Nedbank Running Club to help athletes in Zimbabwe and Lesotho
March 15, 2017  

A true passion to improve the standard of road racing in Africa, and not just in South Africa, is the reason why the Nedbank Running Club franchise has decided to start up running clubs in Zimbabwe and Lesotho as well.
'We as Africans have to stand together and make use of our expertise to get our athletes to achieve to the best of their abilities against the rest of the world,' says Nick Bester, Nedbank Running Club National Manager. 'The Nedbank Running Club structures have proved over the years that they do have the means to help talented athletes reach their true potential. That is why we decided to start up clubs in Zimbabwe and Lesotho as well. This will enable us to impact on so many more athletes' careers. This is just the start. Our long-term vision is to help athletes in other African countries as well.'
Mike Fokoroni, who won the Old Mutual Two Oceans Ultramarathon last year, will head up the Nedbank Running Club in Zimbabwe.
Bester is confident that a close working relationship among the various decisionmakers in long-distance running in Africa will be beneficial to the sport.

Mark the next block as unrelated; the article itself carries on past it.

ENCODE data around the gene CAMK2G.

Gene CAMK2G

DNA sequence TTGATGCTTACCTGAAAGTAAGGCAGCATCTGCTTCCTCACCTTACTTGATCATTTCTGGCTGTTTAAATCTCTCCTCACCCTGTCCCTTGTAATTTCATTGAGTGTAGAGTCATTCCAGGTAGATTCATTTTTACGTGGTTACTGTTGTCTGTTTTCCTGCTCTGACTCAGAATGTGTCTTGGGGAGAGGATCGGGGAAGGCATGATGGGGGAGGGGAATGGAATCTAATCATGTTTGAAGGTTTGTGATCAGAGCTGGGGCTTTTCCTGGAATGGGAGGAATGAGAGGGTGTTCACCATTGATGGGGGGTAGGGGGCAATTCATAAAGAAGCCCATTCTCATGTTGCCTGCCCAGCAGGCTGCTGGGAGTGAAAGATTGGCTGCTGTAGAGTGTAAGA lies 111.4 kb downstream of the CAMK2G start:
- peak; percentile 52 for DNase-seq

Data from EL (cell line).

'Personally, I think it is exciting to have athletes from Zimbabwe, Kenya and Ethiopia competing in our local races as it lifts the standard of racing,' says Bester.
'Our local athletes tend to fall into a comfort zone if they just compete against each other weekend after weekend. The same goes for the athletes of the other African countries. The fact that youngsters get to race international athletes is sort of a reality check. It should be realised that not every young athlete has the means to race internationally.
'Ethiopia's Asefa Negewo is one international athlete who has already benefited from the Nedbank Running Club's long-term vision. In 2015 he set a best marathon time of 2:11:16 in Bloemfontein. Last year, 19 months later, he was nearly two minutes faster. This is quite an improvement by anyone's standards.'
Negewo won the Cape Town Marathon in a time of 2:08:42. Emannuel Tirop Keter (Kenia) finished second in 2:08:47, an improvement of more than six minutes on his previous best of 2:15:17 in 2014. Barnabas Kiptum of Kenya was third in 2:09:21, also a personal best for the 30-year-old.
It was the first time ever that three athletes managed to dip under two hours and 10 minutes in a local marathon.
According to Bester, there many talented young athletes in Zimbabwe and Lesotho who will never get to fulfil their true potential due to a lack of opportunities and support. The objective of the Zimbabwe and Lesotho clubs will be to identify and train future World and Olympic Champions.
The Nedbank Running Club Zimbabwe will then have the added benefit and privilege to be racing as a unit and will be able to compete for the team prize category in races.